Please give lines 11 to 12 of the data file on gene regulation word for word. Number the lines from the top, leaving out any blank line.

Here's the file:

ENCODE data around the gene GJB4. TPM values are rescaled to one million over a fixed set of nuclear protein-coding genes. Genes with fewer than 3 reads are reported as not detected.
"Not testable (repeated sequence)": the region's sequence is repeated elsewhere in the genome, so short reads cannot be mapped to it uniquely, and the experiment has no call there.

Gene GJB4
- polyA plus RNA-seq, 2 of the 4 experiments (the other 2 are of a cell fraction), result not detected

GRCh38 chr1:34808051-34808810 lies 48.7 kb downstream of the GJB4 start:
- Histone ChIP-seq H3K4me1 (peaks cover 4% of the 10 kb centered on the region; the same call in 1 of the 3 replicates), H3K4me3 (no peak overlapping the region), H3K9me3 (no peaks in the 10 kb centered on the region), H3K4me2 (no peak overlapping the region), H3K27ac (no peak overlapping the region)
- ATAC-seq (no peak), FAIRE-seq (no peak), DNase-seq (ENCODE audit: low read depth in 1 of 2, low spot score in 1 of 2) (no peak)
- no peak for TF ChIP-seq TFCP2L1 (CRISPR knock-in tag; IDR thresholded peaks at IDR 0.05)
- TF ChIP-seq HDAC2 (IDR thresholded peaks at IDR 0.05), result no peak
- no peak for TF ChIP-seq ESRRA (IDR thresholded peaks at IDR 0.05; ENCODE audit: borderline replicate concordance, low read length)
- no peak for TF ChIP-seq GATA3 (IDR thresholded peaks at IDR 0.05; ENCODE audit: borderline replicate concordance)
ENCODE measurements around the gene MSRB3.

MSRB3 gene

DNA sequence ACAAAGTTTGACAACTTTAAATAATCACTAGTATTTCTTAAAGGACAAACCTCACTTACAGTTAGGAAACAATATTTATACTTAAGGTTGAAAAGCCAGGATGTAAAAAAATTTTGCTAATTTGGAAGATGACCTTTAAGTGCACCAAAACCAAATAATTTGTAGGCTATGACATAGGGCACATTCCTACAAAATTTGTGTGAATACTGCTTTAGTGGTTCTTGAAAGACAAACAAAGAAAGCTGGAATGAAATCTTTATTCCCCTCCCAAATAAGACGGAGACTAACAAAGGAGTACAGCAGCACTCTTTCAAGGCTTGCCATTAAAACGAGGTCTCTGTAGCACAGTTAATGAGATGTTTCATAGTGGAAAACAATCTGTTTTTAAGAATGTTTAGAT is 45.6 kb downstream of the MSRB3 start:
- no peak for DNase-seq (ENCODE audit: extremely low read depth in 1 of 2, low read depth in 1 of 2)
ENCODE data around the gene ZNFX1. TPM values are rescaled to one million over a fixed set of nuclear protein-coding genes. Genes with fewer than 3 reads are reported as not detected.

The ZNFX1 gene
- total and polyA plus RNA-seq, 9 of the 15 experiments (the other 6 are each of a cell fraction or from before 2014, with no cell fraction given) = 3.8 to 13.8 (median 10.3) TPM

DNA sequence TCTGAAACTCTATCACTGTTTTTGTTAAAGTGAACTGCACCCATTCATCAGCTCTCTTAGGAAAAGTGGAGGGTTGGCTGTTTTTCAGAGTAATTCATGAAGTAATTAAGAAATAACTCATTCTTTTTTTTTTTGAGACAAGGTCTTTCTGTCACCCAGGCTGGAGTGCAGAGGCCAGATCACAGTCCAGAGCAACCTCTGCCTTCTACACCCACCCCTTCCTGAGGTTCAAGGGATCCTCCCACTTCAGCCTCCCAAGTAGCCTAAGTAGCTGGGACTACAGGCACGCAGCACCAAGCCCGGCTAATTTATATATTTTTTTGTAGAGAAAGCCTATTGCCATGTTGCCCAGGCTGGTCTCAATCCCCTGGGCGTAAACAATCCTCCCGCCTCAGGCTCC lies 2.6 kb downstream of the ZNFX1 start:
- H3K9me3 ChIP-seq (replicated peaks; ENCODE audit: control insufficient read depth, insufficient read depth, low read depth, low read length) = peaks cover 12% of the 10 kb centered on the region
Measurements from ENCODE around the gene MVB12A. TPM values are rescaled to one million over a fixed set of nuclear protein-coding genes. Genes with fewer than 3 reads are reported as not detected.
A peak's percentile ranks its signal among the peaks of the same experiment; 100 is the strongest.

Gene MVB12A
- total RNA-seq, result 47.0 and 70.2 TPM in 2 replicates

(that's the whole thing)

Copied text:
- no peak for TF ChIP-seq GATA3 (IDR thresholded peaks at IDR 0.05; ENCODE audit: borderline replicate concordance)
ENCODE measurements around the gene MSRB3.